|— Golfer —|
March 18, 1892|
|Died||August 31, 1949
|Former tour(s)||PGA Tour|
|Number of wins by tour|
|Best results in major championships
|Masters Tournament||T7: 1934|
|U.S. Open||2nd: 1930|
|The Open Championship||2nd/T2: 1930, 1932|
Macdonald "Mac" Smith (March 18, 1892 – August 31, 1949) (first name also given as MacDonald, birth year also given as 1890) was one of the top professional golfers in the world from about 1910 into the mid-1930s. He was a member of a famous Scottish golfing family.
Born in Carnoustie, Scotland, Smith learned his golf on the famous and very difficult Carnoustie Golf Links. He emigrated to the United States while still in his teens to seek golfing opportunities. Smith was the club professional at the country club in Del Monte, California, where future two-time major champion Olin Dutra and his brother Mortie started as a caddies. Two of Smith's older brothers won the U.S. Open: Willie in 1899 and Alex in both 1906 and 1910. Brothers George and Jim also played golf at a very high standard.
Smith won 24 times on the early PGA Tour, but never a major championship, trailing only Harry Cooper for most wins without a major. His 24 Tour wins are also the most by any eligible player not inducted into the World Golf Hall of Fame. Early in his career, he was in a three-man playoff at the U.S. Open in 1910 won by his brother Alex; John McDermott finished second. Smith finished in the top ten at majors 17 times, including three second place finishes: at the U.S. Open in 1930 and the British Open in 1930 and 1932, both in England. His runner-up finishes at both Opens in 1930 were to noted amateur Bobby Jones, the winner of the grand slam that year. He scored five more wins in significant U.S. tournaments, all of which came in events later classified as PGA Tour events.
Smith suffered a heartbreaking near-miss in the British Open at Prestwick Golf Club in Scotland in 1925, when he was the 54-hole leader. He shot a disappointing 82 in the final round and finished three strokes back. Crowd control broke down (with too few marshals and no gallery roping), with the numerous spectators, many of whom had travelled to watch him, invading the playing areas, causing delays, chaotic conditions, and deflected shots. His majors were primarily the two Opens: he never entered the PGA Championship, then a match play competition, and played in just one Masters, the first in 1934. His final major was the U.S. Open in 1937, where he finished in a tie for 40th place. The previous year was his last top ten, in fourth place.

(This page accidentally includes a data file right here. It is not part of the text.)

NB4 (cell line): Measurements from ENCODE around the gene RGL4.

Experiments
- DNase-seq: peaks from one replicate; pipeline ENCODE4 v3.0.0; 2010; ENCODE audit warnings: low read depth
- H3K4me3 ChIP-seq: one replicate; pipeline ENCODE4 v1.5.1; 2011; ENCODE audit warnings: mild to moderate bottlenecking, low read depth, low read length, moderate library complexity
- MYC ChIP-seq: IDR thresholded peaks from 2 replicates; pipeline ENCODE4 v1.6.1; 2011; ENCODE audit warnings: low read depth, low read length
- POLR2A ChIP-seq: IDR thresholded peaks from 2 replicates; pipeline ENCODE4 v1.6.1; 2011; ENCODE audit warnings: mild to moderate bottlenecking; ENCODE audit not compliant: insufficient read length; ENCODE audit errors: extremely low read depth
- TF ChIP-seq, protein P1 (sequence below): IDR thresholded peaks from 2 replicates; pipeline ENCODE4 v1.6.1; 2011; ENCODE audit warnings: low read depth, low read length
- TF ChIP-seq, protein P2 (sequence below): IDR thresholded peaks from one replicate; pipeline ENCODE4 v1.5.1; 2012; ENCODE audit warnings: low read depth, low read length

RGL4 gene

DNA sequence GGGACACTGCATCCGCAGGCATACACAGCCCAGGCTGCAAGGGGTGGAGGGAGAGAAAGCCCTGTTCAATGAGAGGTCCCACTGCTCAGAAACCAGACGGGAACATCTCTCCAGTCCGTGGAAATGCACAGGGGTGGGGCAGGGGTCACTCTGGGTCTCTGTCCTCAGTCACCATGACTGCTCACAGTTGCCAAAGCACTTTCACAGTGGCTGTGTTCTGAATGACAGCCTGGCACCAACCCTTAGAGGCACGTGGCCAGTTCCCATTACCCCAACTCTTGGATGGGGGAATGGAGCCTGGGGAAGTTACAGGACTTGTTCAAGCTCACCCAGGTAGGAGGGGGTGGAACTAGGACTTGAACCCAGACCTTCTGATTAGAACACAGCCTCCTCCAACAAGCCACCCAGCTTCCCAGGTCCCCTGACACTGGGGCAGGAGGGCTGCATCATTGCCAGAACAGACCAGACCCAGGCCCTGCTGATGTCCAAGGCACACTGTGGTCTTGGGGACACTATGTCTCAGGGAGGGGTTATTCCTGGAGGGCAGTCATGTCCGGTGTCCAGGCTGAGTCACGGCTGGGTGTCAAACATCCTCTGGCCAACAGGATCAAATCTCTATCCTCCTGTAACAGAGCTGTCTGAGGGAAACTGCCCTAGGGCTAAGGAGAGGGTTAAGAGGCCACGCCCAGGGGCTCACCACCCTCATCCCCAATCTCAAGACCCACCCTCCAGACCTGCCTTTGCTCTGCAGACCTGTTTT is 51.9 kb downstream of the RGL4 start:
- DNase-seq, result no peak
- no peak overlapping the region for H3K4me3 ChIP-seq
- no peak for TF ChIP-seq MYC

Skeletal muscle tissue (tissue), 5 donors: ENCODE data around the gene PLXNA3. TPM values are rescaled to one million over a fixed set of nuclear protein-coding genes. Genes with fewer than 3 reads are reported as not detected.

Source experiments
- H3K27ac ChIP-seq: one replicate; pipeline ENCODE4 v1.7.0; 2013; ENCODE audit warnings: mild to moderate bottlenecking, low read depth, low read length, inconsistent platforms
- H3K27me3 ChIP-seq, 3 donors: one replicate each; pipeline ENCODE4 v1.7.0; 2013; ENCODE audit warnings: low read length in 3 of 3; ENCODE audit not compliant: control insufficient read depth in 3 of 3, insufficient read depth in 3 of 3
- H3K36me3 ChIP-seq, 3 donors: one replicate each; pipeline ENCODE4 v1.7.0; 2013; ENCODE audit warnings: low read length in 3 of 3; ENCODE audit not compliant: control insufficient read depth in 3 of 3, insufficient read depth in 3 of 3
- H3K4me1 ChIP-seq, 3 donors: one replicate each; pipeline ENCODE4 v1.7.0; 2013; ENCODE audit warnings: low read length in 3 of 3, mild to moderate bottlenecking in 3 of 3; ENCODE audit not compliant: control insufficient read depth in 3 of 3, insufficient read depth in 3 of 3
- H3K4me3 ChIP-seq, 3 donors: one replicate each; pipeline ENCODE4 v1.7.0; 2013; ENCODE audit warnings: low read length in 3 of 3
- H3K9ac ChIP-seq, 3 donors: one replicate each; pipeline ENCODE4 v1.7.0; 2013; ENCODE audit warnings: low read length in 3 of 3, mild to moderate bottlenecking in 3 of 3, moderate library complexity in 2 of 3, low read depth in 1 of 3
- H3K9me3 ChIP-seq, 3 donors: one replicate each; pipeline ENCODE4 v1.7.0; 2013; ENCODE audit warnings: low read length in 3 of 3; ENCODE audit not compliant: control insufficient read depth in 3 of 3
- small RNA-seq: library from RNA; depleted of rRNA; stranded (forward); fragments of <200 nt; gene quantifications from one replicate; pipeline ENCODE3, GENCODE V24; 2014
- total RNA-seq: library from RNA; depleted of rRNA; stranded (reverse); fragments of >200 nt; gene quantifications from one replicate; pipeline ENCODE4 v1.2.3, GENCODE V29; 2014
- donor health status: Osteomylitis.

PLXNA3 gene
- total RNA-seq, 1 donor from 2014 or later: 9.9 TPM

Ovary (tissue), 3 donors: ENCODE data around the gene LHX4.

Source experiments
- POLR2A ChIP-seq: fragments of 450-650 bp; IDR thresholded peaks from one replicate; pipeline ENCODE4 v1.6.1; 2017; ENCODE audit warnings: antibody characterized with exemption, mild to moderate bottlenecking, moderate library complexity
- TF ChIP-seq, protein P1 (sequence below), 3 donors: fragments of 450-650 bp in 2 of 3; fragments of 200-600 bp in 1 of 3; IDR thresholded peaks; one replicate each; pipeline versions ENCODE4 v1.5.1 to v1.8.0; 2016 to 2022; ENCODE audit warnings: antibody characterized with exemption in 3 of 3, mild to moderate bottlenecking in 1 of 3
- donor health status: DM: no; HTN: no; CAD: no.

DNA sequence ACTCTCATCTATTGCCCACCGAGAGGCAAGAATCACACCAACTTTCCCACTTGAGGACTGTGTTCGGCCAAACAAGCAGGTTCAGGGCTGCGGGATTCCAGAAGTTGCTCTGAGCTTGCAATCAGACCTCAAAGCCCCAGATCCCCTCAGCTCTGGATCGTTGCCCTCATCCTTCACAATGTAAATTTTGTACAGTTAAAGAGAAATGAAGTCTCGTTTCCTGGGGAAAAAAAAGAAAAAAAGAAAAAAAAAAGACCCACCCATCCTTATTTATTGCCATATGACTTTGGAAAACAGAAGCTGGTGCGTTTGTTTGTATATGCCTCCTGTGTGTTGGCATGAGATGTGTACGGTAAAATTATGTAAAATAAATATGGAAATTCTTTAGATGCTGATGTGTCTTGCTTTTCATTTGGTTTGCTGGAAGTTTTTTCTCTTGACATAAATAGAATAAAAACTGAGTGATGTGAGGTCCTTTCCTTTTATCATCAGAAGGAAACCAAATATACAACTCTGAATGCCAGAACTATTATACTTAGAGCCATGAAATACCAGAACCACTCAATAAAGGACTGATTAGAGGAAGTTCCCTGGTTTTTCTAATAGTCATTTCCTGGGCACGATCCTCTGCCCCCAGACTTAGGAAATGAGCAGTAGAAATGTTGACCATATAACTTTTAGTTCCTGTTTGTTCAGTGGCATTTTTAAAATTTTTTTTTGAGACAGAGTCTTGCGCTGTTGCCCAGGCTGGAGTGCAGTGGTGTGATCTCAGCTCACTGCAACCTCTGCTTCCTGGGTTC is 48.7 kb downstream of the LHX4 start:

Smith did win the Western Open three times, in 1912, 1925, and 1933, when it was a prestigious tournament rivaling the majors in stature. His four wins in the Los Angeles Open, another top event which featured strong fields, were also significant, as was his title in the 1926 Canadian Open, a national championship. Smith had a decade-long dry spell, between 1914 and 1924, without winning a tournament.
Smith's full-swing technique was much admired as one of the best of the hickory shaft era. Bing Crosby, himself an excellent player who followed golf closely, said that Smith's swing was better than any he had ever seen. Ben Hogan studied Smith's swing intently to improve his own.
Smith became the resident golf professional at Oakmont Country Club in Glendale, California in 1934, continuing in that capacity for fifteen years, until his death at age 57 (or 59) in August 1949. He was playing with Babe Didrikson at Oakmont when she scored her first hole in one in 1936. Smith was inducted into the PGA Hall of Fame in 1954.
PGA Tour wins (24)
- 1924 (2) California Open, Northern California Open
- 1925 (4) California Open, North and South Open, Western Open, Long Island Open
- 1926 (5) Texas Open, Dallas Open, Canadian Open, Metropolitan Open, Chicago Open Championship
- 1928 (3) Los Angeles Open, Palos Verdes Golf Club, South Central Open
- 1929 (2) Los Angeles Open, Long Island Open
- 1930 (1) Long Island Open
- 1931 (2) Metropolitan Open, Long Island Open
- 1932 (1) Los Angeles Open
- 1933 (1) Western Open
- 1934 (1) Los Angeles Open
- 1935 (1) Oakmont Open
- 1936 (1) Seattle Open
Other wins (5)
- 1912 Western Open
- 1914 Pennsylvania Open Championship, Metropolitan Open
- 1924 Miami International Four-Ball (with Bill Mehlhorn)
- 1926 Miami International Four-Ball (with Bill Mehlhorn)
Results in major championships
|The Open Championship||DNP||DNP||DNP||DNP||DNP||NT||NT||NT||NT||NT|
|The Open Championship||DNP||DNP||DNP||3||T3||4||DNP||DNP||DNP||T15|
|The Open Championship||T2||T5||2||DNP||T4||T19||DNP||DNP|
Note: Smith never played in the PGA Championship.
NYF = Tournament not yet founded
NT = No tournament
DNP = Did not play
WD = Withdrew
"T" indicates a tie for a place
Yellow background for top-10
|The Open Championship||0||2||2||7||7||9||9||9|
- Most consecutive cuts made – 26 (1915 U.S. Open – 1937 U.S. Open)
- Longest streak of top-10s – 4 (1930 U.S. Open – 1931 Open Championship)
- Barrett, Ted; Hobbs, Michael (1999). The Ultimate Encyclopedia of Golf. Toronto: Prospero Books. p. 145. ISBN 978-1552673386.
- McCord, Robert (2002). The Golf Book of Days: Fascinating Facts and Stories for Every Day of the Year. Kensington. ISBN 0-8065-2308-5. Retrieved October 20, 2011.
- Darsie, Darsie L. (May 21, 1931). "Olin Dutra is West's leading candidate for Ryder Cup team". Milwaukee Sentinel. p. 20.
- The World Atlas of Golf, 1988 edition, Mitchell Beazely publishers, London; section on Carnoustie Golf Links
- "1910 U.S. Open: Alex Smith". United States Golf Association. Retrieved June 4, 2013.
- Wind, Herbert Warren (August 8, 1955). "Hogan reveals his secret". Sports Illustrated: 18.
- "MacDonald Smith, golfer, dies". Pittsburgh Press. United Press. September 1, 1949. p. 39.
- "Babe Didrikson scores first ace". Milwaukee Journal. Associated Press. May 7, 1936. p. 2-sports.